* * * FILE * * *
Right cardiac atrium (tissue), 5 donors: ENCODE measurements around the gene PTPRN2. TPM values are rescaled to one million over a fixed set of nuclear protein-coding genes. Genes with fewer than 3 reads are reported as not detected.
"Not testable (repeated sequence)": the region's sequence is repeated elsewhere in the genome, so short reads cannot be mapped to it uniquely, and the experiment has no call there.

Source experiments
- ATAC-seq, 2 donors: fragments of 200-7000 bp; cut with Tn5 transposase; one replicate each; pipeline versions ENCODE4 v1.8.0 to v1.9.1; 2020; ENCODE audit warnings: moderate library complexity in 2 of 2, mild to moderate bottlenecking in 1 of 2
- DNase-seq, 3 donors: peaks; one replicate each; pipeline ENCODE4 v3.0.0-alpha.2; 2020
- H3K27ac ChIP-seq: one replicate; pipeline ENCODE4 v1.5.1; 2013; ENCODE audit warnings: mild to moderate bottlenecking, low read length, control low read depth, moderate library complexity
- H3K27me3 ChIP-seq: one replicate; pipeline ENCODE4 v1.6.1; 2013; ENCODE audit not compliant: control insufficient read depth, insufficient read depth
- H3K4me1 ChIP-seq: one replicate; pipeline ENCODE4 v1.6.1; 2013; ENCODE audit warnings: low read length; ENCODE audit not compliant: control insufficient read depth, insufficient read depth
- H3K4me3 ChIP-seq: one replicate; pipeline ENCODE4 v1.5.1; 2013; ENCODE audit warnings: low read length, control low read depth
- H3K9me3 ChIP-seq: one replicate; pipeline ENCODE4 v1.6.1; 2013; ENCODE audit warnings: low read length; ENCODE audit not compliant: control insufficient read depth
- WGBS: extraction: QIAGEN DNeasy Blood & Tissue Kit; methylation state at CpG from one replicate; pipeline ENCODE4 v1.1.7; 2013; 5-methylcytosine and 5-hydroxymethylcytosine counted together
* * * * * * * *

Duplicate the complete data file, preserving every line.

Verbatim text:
Right cardiac atrium (tissue), 5 donors: ENCODE measurements around the gene PTPRN2. TPM values are rescaled to one million over a fixed set of nuclear protein-coding genes. Genes with fewer than 3 reads are reported as not detected.
"Not testable (repeated sequence)": the region's sequence is repeated elsewhere in the genome, so short reads cannot be mapped to it uniquely, and the experiment has no call there.

Source experiments
- ATAC-seq, 2 donors: fragments of 200-7000 bp; cut with Tn5 transposase; one replicate each; pipeline versions ENCODE4 v1.8.0 to v1.9.1; 2020; ENCODE audit warnings: moderate library complexity in 2 of 2, mild to moderate bottlenecking in 1 of 2
- DNase-seq, 3 donors: peaks; one replicate each; pipeline ENCODE4 v3.0.0-alpha.2; 2020
- H3K27ac ChIP-seq: one replicate; pipeline ENCODE4 v1.5.1; 2013; ENCODE audit warnings: mild to moderate bottlenecking, low read length, control low read depth, moderate library complexity
- H3K27me3 ChIP-seq: one replicate; pipeline ENCODE4 v1.6.1; 2013; ENCODE audit not compliant: control insufficient read depth, insufficient read depth
- H3K4me1 ChIP-seq: one replicate; pipeline ENCODE4 v1.6.1; 2013; ENCODE audit warnings: low read length; ENCODE audit not compliant: control insufficient read depth, insufficient read depth
- H3K4me3 ChIP-seq: one replicate; pipeline ENCODE4 v1.5.1; 2013; ENCODE audit warnings: low read length, control low read depth
- H3K9me3 ChIP-seq: one replicate; pipeline ENCODE4 v1.6.1; 2013; ENCODE audit warnings: low read length; ENCODE audit not compliant: control insufficient read depth
- WGBS: extraction: QIAGEN DNeasy Blood & Tissue Kit; methylation state at CpG from one replicate; pipeline ENCODE4 v1.1.7; 2013; 5-methylcytosine and 5-hydroxymethylcytosine counted together